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The constantly changing tax code presents challenges to nearly everyone, but Californians face particularly vexing issues thanks to both the state's unique tax system and a combination of economic and demographic trends.
Consider the fate of the Golden State's 65,000 domestic partners. Most Americans can file a federal return and expect that their answers on the key lines showing earnings and filing status to be consistent on both federal and state forms. Not domestic partners.
They must file joint returns in California and file separate returns — following a complex formula to split joint income — with the federal government.
"It's a nightmare," said Joe Calderaro, technical research specialist with the California Society of Enrolled Agents.
Capital gains? You claim a preferential rate on federal returns, but not on state returns. Worse, this disparity in tax rates can trigger an additional federal horror called the alternative minimum tax.
Then there are demographic trends — like children and parents moving in with other adult relatives to save on expenses in today's still-tight economy — which force careful review of the sometimes Byzantine rules that determine who can be claimed as a dependent.
Here's a thicket of sticky tax situations facing California residents and how you can best deal with them this filing season.
Blame better communication — or coddling — but you're almost twice as likely to have an adult child living with you today as you were in 1970, according to the Census Bureau. More than 18% of men between the ages of 25 and 34 and nearly 10% of women in that age group are living with Mom and Dad. Grandma may be part of the household too.
Although this trend toward cohabitation has been sweeping the country, nowhere is it more prevalent than in the Golden State, where the unemployment rate and living expenses are unusually high. For instance, 9% of Californians over the age of 65 are now living in the home of another family member versus 6% nationwide. That accounts for roughly 400,000 California seniors.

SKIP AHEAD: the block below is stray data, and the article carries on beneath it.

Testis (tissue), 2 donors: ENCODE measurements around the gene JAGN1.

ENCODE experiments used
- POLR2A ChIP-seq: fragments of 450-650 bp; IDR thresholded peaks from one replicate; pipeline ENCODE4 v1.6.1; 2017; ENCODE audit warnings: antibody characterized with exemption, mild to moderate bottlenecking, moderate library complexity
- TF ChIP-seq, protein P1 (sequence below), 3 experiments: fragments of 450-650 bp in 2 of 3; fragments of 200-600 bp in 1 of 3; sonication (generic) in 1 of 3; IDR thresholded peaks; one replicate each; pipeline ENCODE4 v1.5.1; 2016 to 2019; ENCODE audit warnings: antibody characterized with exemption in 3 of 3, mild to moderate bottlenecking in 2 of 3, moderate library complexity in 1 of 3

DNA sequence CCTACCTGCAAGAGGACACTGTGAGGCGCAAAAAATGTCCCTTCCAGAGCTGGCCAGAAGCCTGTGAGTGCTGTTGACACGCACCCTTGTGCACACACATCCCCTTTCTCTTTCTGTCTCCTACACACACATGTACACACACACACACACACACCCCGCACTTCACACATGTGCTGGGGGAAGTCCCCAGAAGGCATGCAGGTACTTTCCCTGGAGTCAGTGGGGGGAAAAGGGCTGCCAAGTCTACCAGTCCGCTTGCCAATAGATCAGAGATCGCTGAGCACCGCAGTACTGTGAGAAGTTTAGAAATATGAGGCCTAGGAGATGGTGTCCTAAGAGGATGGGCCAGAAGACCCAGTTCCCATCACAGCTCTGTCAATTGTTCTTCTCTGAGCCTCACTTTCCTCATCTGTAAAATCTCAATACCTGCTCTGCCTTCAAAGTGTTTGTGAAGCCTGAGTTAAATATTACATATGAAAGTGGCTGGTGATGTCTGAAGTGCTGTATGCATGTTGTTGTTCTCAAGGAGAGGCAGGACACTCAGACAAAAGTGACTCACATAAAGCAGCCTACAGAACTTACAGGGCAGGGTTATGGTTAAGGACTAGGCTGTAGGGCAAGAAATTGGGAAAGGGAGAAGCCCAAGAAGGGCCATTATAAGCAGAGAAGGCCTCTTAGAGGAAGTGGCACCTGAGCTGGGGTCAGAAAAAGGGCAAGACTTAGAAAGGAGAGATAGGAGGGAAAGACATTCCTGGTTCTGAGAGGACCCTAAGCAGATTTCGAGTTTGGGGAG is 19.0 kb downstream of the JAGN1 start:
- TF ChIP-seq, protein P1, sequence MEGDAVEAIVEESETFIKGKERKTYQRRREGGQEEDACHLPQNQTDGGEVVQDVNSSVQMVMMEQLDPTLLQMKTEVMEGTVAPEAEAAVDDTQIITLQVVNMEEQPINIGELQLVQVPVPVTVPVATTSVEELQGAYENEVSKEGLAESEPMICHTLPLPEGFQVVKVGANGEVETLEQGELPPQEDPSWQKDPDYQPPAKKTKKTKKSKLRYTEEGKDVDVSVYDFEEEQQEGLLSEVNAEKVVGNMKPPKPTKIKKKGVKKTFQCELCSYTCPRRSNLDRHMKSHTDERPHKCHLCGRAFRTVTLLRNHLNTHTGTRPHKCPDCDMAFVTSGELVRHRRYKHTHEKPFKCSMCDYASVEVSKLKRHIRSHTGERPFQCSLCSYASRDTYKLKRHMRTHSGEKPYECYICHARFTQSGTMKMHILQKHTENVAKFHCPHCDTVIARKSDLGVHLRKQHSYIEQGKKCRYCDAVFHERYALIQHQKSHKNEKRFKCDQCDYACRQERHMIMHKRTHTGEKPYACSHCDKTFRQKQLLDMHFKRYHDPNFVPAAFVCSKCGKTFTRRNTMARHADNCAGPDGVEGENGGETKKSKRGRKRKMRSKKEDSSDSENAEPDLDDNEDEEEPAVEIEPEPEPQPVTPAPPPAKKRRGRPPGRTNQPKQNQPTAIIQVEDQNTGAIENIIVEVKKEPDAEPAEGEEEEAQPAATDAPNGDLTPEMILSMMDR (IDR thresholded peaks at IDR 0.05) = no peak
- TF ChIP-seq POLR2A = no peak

At tax time, merged households raise the question: Are these semi-permanent guests deductible dependents? There are numerous tests to figure the answer. However, for adults who are capable of self-care and no longer in school, the toughest test to pass is based on income, IRS spokesman Eric Smith said. If adults living with you earn more than the exemption amount of $3,700 in 2011, they normally cannot be claimed as dependents, even if you're paying more than half of their support.
It's important to note that Social Security and welfare income doesn't count. So if a grandparent gets $25,000 in Social Security and nothing else, he or she could be claimed as a dependent. But if that same grandparent collected $3,800 in investment income, he or she could not be claimed as a dependent. When income is flexible, pay attention to the threshold. A few extra dollars pulled out of a retirement account could cost a dependency deduction, which could save a family paying a 30% tax rate a cool $1,110.
Are you an Amazon.com addict? If so, you might need to take a close look at something called "use tax." Use tax essentially replaces the sales tax that you didn't pay on a purchase made from an out-of-state retailer. It has been in effect since the 1930s, but few people had to worry about it until the Internet age, when online sales became ubiquitous.
There are two ways to calculate your liability. You can either cobble together all the purchases you made out of state and online, review whether sales tax was imposed and, if it wasn't, calculate the use tax based on the sales tax rate in your county. Or you can take the easy way out and use the tax table that determines your liability based on your income. If you earn less than $20,000, your use tax would be $7. But if you earned between $150,000 and $200,000, this method assumes you'd owe $123. Earn more than that and the safe-harbor method assumes that you owe 0.07% of your adjusted gross income.
Tens of thousands of individuals have registered with the state of California as domestic partners or entered into same-sex marriages before the passage of Proposition 8. The state demands that they file joint tax returns with the Franchise Tax Board. However, the federal government doesn't recognize these partnerships, so these same taxpayers will need to file as "single" on federal returns.
Simple enough? Not so fast. Because California is a community property state, any income that would be considered community property is supposed to be split on federal returns.
So if Sue and Jane are domestic partners and earn $50,000 and $75,000 respectively, they would file a joint California return reflecting their $125,000 in gross income. But their two federal returns would each claim $62,500 in wages — $25,000 to reflect half of Sue's $50,000 and $37,500 for half of Jane's $75,000.